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Who's using the most water in your lake? What about the entire Brazos River Basin?

Who's using the most water in your lake? What about the entire Brazos River Basin?

Where exactly does the water that's managed by the Brazos River Authority go?

Good question. Every year, the Brazos River Authority releases a comprehensive report on water usage, detailing the amount of water used, who uses it, and where it's consumed.

The BRA has published its 2023 Customer Water Use and Reservoir Accounting Summary. The newly released summary presents an easy-to-understand graphic representation of the water supply within each reservoir, including inflows, supply use, environmental releases, and representation of the amount of water lost to evaporation for the 2023 calendar year.

The chart also illustrates how much water from each reservoir went to lakeside users, was part of a water supply release, or was due to leakage, as well as historical annual water use across the basin.

"It's a useful tool," said BRA Water Services Manager Aaron Abel. "It houses a great deal of good information about our customer's water use and all the components that make up the mass balance of the system as far as inflows and releases and how water is moved from one reservoir to the next." 

The BRA is responsible for providing water to municipalities, industry, agriculture, and mining within the Brazos basin. Those who use the water include cities, water districts, water supply corporations, agricultural users, irrigators, steam electric generating facilities, manufacturing entities, and mining operations.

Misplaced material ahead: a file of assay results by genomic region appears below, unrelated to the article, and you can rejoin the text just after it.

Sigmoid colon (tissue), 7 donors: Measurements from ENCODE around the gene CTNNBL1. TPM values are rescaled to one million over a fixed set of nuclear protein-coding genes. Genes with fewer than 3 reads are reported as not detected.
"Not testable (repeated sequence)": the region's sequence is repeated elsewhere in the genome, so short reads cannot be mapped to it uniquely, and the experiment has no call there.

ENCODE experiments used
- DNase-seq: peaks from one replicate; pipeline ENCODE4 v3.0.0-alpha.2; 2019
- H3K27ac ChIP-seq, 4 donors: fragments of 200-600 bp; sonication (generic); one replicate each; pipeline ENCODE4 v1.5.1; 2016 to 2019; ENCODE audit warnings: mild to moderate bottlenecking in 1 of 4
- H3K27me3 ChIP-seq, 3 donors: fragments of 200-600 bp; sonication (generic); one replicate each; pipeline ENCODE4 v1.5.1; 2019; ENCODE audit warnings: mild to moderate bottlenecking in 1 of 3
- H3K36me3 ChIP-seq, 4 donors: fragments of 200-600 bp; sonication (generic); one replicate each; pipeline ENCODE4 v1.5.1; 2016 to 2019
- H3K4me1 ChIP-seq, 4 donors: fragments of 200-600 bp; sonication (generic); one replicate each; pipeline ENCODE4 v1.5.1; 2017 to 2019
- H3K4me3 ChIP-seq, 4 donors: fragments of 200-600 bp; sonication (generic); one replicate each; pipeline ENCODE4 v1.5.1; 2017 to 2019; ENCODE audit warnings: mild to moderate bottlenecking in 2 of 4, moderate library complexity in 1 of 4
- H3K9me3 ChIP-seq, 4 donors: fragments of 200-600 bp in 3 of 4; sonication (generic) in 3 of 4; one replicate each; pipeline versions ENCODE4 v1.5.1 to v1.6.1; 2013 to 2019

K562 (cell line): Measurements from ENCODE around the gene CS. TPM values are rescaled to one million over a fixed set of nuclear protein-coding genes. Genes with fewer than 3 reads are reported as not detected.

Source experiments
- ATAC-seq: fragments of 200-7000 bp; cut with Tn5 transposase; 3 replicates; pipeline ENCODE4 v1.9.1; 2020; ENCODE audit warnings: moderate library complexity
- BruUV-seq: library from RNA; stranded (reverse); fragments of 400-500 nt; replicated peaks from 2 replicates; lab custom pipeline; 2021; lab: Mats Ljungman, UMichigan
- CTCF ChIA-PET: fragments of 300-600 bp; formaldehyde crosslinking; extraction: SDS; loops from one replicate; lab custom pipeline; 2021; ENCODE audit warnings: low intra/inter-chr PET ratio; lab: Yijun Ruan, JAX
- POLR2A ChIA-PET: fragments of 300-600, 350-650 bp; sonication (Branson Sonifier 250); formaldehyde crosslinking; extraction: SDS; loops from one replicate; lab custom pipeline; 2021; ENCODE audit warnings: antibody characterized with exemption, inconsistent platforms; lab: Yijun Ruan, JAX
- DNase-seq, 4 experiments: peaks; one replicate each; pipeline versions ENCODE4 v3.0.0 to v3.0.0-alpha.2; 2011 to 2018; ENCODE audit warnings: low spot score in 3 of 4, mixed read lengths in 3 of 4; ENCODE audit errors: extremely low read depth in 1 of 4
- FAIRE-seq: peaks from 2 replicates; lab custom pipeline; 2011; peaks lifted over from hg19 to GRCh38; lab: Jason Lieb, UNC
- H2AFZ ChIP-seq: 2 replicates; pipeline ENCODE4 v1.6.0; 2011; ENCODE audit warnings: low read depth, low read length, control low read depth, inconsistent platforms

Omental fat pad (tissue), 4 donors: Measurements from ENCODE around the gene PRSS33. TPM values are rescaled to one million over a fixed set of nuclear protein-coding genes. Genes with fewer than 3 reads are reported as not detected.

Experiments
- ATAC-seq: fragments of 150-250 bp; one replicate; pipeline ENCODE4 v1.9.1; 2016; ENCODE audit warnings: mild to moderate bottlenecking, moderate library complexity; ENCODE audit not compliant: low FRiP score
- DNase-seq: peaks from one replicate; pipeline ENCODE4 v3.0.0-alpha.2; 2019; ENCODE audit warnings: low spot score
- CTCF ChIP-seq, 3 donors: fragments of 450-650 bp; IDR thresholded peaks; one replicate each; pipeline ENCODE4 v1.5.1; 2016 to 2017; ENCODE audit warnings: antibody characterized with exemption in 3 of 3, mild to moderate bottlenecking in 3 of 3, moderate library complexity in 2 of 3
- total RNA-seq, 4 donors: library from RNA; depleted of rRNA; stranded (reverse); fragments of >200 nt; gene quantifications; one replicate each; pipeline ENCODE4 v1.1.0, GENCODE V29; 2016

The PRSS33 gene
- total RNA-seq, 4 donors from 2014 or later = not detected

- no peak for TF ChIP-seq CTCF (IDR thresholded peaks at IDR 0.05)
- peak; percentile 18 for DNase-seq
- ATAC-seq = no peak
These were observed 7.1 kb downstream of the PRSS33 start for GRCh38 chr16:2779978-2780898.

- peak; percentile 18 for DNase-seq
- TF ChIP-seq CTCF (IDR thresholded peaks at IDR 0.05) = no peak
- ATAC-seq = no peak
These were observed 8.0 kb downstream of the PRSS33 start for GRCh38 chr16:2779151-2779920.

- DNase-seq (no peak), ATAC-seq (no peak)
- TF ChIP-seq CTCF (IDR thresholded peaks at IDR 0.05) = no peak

In 2023, roughly 52% of the water use was for municipal purposes, while 39% went to industrial uses such as electric generation, 8% for irrigation, and 1% for mining. 

Also last year, more than 474,965 acre-feet of water was lost to evaporation.

The document shows the factors that attributed to the loss or gain of water for each of the 11 BRA System reservoirs, which are scattered across the 42,000-square-mile river basin. The BRA-owned reservoirs include Lakes Possum Kingdom, Granbury and Limestone and the US Army Corps of Engineers owns and operates 8 reservoirs, including Lakes Aquilla, Belton, Georgetown, Granger, Proctor, Somerville, Whitney and Stillhouse Hollow Lake.

Total water used by BRA contract holders in 2023 was the second-largest amount utilized annually since the BRA began making water available in 1942 at 351,427 acre-feet. In 2011, drought conditions and record-setting high temperatures saw total System use peak at just below 500,000 acre-feet. An acre-foot is the amount of water needed to cover one acre (43,560 square feet) with one foot of water. One acre-foot is equal to 325,851 gallons of water.

See the Brazos River Authority's water accounting summary here.

Total water use in the BRA System over previous years includes:

  • 351-427 acre-feet in 2023
  • 325,879 acre-feet in 2022
  • 238,896 acre-feet in 2021
  • 288,968 acre-feet in 2020
  • 264,454 acre-feet in 2019
  • 284,268 acre-feet in 2018
  • 252,987 acre-feet in 2017
  • 226,348 acre-feet in 2016
  • 242,721 acre-feet in 2015
  • 255,946 acre-feet in 2014
     

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